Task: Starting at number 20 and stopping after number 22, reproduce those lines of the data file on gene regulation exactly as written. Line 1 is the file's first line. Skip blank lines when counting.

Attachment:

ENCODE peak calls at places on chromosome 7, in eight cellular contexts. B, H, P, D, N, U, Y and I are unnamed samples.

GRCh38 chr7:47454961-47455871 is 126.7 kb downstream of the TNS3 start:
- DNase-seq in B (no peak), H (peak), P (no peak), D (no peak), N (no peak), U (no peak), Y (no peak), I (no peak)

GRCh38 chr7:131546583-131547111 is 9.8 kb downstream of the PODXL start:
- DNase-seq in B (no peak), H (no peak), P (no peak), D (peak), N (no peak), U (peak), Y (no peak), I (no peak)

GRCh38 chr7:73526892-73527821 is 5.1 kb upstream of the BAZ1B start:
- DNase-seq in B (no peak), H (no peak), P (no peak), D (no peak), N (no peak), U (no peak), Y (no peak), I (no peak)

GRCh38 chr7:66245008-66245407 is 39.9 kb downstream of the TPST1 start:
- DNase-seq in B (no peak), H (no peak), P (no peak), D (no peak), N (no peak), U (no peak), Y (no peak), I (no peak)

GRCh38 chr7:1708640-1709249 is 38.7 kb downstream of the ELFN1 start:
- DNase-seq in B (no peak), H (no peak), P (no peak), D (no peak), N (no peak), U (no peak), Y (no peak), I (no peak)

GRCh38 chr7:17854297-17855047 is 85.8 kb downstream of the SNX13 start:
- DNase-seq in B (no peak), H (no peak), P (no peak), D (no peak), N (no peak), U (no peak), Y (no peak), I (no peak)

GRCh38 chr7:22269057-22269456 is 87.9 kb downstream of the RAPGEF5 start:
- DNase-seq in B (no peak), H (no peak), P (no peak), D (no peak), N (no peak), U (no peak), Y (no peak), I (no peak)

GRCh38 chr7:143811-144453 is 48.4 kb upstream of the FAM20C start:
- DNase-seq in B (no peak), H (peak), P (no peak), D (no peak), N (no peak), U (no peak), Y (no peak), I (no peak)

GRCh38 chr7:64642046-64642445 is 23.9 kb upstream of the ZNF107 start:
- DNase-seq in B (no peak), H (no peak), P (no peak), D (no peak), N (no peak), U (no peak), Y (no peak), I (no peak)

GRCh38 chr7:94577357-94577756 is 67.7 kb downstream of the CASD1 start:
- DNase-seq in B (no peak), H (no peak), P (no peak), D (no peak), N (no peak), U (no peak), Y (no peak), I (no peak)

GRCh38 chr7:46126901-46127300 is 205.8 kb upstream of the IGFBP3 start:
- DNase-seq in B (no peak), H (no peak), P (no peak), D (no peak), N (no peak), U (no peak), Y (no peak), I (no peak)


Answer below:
GRCh38 chr7:94577357-94577756 is 67.7 kb downstream of the CASD1 start:
- DNase-seq in B (no peak), H (no peak), P (no peak), D (no peak), N (no peak), U (no peak), Y (no peak), I (no peak)

GRCh38 chr7:46126901-46127300 is 205.8 kb upstream of the IGFBP3 start: